Froome ‘looks good’ on Roubaix cobbles

Chris Froome and Team Sky are confident after previewing the cobble sectors that will feature on the ninth stage of the Tour de France.

GHENT, Belgium (VN) — Chris Froome should handle the cobbles of the Tour de France’s ninth stage well after previewing the sectors with Team Sky’s experts last week.

The four-time Tour de France champion will try to defend his crown and go for a record-equalling fifth title this summer, but must conquer the 21.7 kilometers of cobbles to Roubaix on July 15.

“He looks good,” said former Paris-Roubaix winner and Sky sports director Servais Knaven. “We saw that in the past he can ride the cobbles, he did Roubaix when he was younger [in 2008 with Team Barloworld], so no, it all looked good. I am not nervous about it. I think it could be a good stage for him.”

When the Tour raced over the cobbles in 2015 in dry conditions, Froome defended himself. In 2014, rains fell overnight creating horrific conditions for the cobbled stage, but Frome abandoned beforehand due to crashes.

Because the ninth stage could shape the race overall, Froome is giving it as much attention as the summit finishes and time trials. On Wednesday, he joined Jonathan Castroviejo and cobble expert Geraint Thomas to preview the stage. They rode 120 kilometers and covered all 15 sectors. Behind, Knaven and Nicolas Portal followed in the team car.

“I think he took a bit of confidence away from the recon. It’s been three years since he was on them. He’s there on that new bike, there with G, they spoke a lot and about how to ride the cobbles,” Knaven added.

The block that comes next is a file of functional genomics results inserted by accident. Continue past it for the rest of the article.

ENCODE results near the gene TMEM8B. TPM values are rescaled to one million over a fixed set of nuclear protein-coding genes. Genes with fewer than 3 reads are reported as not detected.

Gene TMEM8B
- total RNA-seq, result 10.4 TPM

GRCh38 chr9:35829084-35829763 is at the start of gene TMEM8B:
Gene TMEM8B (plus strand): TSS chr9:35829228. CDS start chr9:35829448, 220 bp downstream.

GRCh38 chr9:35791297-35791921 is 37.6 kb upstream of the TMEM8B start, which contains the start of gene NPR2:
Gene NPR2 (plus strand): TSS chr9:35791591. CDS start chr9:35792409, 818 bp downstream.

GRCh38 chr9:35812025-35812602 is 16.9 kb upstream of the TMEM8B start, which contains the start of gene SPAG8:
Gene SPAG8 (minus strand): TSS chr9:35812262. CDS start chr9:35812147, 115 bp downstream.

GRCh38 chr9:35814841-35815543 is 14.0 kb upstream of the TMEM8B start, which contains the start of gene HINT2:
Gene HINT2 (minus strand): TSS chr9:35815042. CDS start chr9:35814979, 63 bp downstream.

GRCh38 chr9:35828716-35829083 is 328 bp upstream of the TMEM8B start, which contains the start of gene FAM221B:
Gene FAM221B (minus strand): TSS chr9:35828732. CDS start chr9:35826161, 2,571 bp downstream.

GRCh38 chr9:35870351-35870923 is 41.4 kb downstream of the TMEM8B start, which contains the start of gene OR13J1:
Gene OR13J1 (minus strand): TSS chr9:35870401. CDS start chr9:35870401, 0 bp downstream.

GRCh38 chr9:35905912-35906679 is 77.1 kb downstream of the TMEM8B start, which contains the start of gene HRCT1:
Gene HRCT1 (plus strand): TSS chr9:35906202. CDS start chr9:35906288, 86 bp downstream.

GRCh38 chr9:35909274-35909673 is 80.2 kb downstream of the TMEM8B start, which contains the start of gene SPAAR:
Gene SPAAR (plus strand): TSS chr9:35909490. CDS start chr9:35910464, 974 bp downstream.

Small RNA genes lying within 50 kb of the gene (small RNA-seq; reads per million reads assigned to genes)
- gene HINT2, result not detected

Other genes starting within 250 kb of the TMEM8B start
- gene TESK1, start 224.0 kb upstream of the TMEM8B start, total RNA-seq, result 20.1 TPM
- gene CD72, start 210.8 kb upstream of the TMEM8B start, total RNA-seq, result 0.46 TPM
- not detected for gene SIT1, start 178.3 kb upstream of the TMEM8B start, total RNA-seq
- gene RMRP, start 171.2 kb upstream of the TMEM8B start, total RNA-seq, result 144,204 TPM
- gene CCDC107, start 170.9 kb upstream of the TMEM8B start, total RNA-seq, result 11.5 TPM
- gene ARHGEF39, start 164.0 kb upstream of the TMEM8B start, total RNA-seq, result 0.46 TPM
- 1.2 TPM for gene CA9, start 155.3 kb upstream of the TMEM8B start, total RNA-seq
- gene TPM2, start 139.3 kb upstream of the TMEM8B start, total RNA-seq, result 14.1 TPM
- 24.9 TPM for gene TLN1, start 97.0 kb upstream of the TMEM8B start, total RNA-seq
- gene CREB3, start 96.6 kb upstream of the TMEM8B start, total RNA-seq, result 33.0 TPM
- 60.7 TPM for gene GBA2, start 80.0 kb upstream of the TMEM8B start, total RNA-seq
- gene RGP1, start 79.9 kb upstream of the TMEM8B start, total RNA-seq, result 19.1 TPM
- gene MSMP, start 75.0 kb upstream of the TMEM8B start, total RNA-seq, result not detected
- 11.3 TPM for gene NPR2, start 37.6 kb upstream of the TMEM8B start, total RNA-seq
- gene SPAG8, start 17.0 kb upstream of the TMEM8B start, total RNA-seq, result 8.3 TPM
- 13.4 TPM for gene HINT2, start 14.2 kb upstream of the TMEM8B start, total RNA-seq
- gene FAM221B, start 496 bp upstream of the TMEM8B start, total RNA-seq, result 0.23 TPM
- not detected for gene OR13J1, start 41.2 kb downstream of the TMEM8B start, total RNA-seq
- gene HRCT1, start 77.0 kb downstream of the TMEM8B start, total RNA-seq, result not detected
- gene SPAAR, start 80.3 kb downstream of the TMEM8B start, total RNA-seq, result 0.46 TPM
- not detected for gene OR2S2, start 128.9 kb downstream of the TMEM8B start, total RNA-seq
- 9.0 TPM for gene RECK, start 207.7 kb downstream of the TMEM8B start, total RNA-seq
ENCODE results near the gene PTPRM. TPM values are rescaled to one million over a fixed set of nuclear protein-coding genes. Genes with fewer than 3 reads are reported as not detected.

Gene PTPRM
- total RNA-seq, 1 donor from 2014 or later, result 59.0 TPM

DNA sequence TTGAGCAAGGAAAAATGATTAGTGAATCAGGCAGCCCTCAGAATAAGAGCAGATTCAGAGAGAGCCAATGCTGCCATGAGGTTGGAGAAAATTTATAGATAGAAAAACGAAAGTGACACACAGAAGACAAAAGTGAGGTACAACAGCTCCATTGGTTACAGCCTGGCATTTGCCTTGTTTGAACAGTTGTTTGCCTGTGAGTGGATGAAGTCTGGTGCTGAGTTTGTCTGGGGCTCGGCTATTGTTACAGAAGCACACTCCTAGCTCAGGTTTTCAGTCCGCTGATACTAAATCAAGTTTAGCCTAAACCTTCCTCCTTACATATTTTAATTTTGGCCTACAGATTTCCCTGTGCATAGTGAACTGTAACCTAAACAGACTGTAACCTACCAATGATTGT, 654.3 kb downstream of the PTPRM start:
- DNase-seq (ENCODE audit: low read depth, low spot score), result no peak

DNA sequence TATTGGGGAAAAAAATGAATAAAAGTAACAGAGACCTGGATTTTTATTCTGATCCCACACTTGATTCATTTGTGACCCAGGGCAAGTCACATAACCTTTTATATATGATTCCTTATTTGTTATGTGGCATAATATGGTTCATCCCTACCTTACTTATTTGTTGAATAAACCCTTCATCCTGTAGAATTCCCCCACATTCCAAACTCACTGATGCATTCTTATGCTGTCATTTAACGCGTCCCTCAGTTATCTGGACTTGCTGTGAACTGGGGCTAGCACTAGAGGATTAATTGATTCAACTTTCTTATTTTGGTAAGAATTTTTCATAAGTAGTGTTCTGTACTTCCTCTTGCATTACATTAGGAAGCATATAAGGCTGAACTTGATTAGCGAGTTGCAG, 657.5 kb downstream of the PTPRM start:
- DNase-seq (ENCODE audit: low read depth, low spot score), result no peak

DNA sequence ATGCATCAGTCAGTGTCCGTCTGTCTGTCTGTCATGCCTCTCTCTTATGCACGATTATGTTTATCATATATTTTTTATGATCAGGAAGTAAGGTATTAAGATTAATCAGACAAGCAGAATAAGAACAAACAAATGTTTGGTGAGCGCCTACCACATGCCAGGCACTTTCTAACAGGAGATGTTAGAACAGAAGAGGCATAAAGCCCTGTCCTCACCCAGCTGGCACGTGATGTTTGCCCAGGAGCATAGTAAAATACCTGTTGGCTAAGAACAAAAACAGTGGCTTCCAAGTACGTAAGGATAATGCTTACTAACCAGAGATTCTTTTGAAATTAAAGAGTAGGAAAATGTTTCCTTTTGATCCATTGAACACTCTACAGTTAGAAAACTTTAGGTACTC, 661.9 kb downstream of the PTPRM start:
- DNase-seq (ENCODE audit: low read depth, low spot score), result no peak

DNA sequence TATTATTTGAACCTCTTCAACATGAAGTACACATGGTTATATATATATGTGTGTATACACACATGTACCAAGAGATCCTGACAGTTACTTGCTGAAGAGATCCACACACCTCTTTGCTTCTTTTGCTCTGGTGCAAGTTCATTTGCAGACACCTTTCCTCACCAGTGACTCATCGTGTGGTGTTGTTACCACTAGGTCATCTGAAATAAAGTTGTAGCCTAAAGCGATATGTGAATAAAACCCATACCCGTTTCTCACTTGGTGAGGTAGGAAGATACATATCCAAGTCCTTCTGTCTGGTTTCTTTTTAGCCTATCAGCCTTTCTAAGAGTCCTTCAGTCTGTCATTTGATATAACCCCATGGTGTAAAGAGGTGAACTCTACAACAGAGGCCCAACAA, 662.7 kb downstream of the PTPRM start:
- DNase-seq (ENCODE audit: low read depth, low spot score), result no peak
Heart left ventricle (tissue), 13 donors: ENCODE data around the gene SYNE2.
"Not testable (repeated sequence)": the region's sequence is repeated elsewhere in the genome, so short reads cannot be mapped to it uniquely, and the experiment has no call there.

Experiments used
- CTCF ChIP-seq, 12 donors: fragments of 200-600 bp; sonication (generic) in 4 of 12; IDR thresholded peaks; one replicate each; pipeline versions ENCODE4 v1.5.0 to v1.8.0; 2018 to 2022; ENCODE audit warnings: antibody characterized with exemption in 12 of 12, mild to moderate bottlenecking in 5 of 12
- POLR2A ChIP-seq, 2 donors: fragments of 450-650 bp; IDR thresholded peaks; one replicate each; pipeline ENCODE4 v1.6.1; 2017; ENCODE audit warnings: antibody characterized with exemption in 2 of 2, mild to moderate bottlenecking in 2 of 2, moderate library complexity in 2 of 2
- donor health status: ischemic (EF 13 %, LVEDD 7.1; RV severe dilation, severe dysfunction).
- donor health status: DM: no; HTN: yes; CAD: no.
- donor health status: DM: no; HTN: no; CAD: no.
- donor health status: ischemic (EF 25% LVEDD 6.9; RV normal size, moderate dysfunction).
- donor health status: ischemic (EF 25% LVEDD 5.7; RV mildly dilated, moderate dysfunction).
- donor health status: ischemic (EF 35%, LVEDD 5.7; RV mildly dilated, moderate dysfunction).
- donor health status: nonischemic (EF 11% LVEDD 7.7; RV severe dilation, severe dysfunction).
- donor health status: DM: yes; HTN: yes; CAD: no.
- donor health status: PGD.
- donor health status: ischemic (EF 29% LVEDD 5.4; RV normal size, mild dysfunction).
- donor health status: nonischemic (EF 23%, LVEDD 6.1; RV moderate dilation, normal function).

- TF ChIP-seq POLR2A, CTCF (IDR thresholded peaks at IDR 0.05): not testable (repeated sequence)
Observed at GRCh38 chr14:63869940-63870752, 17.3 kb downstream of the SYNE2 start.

“We had a look on where you can go on the sides of the roads, and what can you do, you go there or not? Those things are pretty important, that’s why we are going back again and having a closer look. Sometimes you have to follow other riders and you need to know a little bit if that’s a good thing to do or not.

“They’re not really used to riding on the cobbles, they have to get used to the bikes and in general it’s about having confidence, and getting that feeling. It’s good to know the course, but of course, they will have the information from the car in the race. The most important thing is to get a bit of confidence on the cobbles.”

Froome tested the Pinarello K10s-DSS electronic suspension bike and tire pressure over the roads leading from Arras to Roubaix in northern France, where every year one-day stars fight for the famous cobbled trophy.

Froome must decide on high tire pressure and an uncomfortable ride, or lower pressure and a greater risk of a puncture. Those details should be sorted in a subsequent reconnaissance ride this summer.

“I’m happy the cobbles are in the Tour, it’s a part of France, part of the history of cycling, it’s a part of winning the Tour,” said Knaven, winner of the 2001 Paris-Roubaix. “Maybe it’s good to have them in all the years, then everyone is not that nervous about it and everyone has experience. At Team Sky, we are happy with the cobbles and we are going to do our best to get the whole team in the best condition there.”

Tour hopeful Mikel Landa (Movistar) raced E3 Harelbeke in Belgium on Friday to get a taste of the cobbles. Romain Bardet (Ag2r La Mondiale), and Movistar’s Nairo Quintana and Alejandro Valverde will do the same thing Wednesday in Dwars door Vlaanderen. Knaven “doesn’t see any reason” to bring Froome to one of the one-day cobbled races this spring.

“Racing [here] has nothing to do with Roubaix, with the cobbles in the Tour. It’s totally different,” Knaven said.

“In my eyes, it’s not necessary. [The cobbles here are] nothing to do with the stage. Only thing is, the way of racing, the nervousness, and everything, that’s what you can get a feel for, but I think you also have that in Paris-Nice or in any race. That’s why our GC riders are not here.”